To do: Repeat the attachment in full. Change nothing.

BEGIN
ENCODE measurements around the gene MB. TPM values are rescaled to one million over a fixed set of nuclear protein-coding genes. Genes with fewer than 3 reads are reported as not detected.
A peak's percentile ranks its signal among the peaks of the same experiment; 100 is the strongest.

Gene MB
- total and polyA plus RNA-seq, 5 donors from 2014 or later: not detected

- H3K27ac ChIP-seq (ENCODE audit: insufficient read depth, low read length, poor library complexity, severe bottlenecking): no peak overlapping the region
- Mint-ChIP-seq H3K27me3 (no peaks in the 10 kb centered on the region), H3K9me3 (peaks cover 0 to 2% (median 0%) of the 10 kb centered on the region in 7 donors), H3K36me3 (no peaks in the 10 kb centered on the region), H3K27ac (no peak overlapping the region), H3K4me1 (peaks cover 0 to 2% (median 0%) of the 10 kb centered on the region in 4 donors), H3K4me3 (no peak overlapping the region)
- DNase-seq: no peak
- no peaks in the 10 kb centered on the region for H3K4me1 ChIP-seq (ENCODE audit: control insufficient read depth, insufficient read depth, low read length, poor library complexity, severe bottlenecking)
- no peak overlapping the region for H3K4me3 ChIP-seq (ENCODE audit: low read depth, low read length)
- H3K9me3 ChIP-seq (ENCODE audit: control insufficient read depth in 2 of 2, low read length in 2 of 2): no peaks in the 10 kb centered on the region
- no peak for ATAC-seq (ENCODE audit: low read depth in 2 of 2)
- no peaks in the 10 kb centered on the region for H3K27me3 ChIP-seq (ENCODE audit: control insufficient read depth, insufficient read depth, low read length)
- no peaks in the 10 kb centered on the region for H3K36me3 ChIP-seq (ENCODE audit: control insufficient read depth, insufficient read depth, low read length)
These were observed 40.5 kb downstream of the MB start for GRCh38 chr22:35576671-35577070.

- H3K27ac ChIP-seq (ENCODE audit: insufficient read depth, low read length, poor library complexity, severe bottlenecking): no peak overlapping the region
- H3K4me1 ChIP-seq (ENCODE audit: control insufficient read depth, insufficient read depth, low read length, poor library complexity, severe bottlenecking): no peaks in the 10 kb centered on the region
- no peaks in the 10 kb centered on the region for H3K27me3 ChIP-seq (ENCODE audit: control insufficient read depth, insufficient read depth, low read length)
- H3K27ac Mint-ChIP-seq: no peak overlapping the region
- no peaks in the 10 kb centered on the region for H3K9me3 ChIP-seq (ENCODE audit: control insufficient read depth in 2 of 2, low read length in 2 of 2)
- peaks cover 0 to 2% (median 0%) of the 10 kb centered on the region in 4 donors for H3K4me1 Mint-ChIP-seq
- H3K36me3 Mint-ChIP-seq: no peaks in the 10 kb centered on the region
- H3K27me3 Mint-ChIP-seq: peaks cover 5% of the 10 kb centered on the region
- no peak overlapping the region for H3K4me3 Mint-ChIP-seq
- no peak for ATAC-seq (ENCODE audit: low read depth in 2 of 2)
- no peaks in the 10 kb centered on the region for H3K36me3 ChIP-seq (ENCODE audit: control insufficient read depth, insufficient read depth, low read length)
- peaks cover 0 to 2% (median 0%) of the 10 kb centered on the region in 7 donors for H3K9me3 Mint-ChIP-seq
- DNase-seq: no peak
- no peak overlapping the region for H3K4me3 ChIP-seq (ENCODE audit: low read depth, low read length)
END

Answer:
ENCODE measurements around the gene MB. TPM values are rescaled to one million over a fixed set of nuclear protein-coding genes. Genes with fewer than 3 reads are reported as not detected.
A peak's percentile ranks its signal among the peaks of the same experiment; 100 is the strongest.

Gene MB
- total and polyA plus RNA-seq, 5 donors from 2014 or later: not detected

- H3K27ac ChIP-seq (ENCODE audit: insufficient read depth, low read length, poor library complexity, severe bottlenecking): no peak overlapping the region
- Mint-ChIP-seq H3K27me3 (no peaks in the 10 kb centered on the region), H3K9me3 (peaks cover 0 to 2% (median 0%) of the 10 kb centered on the region in 7 donors), H3K36me3 (no peaks in the 10 kb centered on the region), H3K27ac (no peak overlapping the region), H3K4me1 (peaks cover 0 to 2% (median 0%) of the 10 kb centered on the region in 4 donors), H3K4me3 (no peak overlapping the region)
- DNase-seq: no peak
- no peaks in the 10 kb centered on the region for H3K4me1 ChIP-seq (ENCODE audit: control insufficient read depth, insufficient read depth, low read length, poor library complexity, severe bottlenecking)
- no peak overlapping the region for H3K4me3 ChIP-seq (ENCODE audit: low read depth, low read length)
- H3K9me3 ChIP-seq (ENCODE audit: control insufficient read depth in 2 of 2, low read length in 2 of 2): no peaks in the 10 kb centered on the region
- no peak for ATAC-seq (ENCODE audit: low read depth in 2 of 2)
- no peaks in the 10 kb centered on the region for H3K27me3 ChIP-seq (ENCODE audit: control insufficient read depth, insufficient read depth, low read length)
- no peaks in the 10 kb centered on the region for H3K36me3 ChIP-seq (ENCODE audit: control insufficient read depth, insufficient read depth, low read length)
These were observed 40.5 kb downstream of the MB start for GRCh38 chr22:35576671-35577070.

- H3K27ac ChIP-seq (ENCODE audit: insufficient read depth, low read length, poor library complexity, severe bottlenecking): no peak overlapping the region
- H3K4me1 ChIP-seq (ENCODE audit: control insufficient read depth, insufficient read depth, low read length, poor library complexity, severe bottlenecking): no peaks in the 10 kb centered on the region
- no peaks in the 10 kb centered on the region for H3K27me3 ChIP-seq (ENCODE audit: control insufficient read depth, insufficient read depth, low read length)
- H3K27ac Mint-ChIP-seq: no peak overlapping the region
- no peaks in the 10 kb centered on the region for H3K9me3 ChIP-seq (ENCODE audit: control insufficient read depth in 2 of 2, low read length in 2 of 2)
- peaks cover 0 to 2% (median 0%) of the 10 kb centered on the region in 4 donors for H3K4me1 Mint-ChIP-seq
- H3K36me3 Mint-ChIP-seq: no peaks in the 10 kb centered on the region
- H3K27me3 Mint-ChIP-seq: peaks cover 5% of the 10 kb centered on the region
- no peak overlapping the region for H3K4me3 Mint-ChIP-seq
- no peak for ATAC-seq (ENCODE audit: low read depth in 2 of 2)
- no peaks in the 10 kb centered on the region for H3K36me3 ChIP-seq (ENCODE audit: control insufficient read depth, insufficient read depth, low read length)
- peaks cover 0 to 2% (median 0%) of the 10 kb centered on the region in 7 donors for H3K9me3 Mint-ChIP-seq
- DNase-seq: no peak
- no peak overlapping the region for H3K4me3 ChIP-seq (ENCODE audit: low read depth, low read length)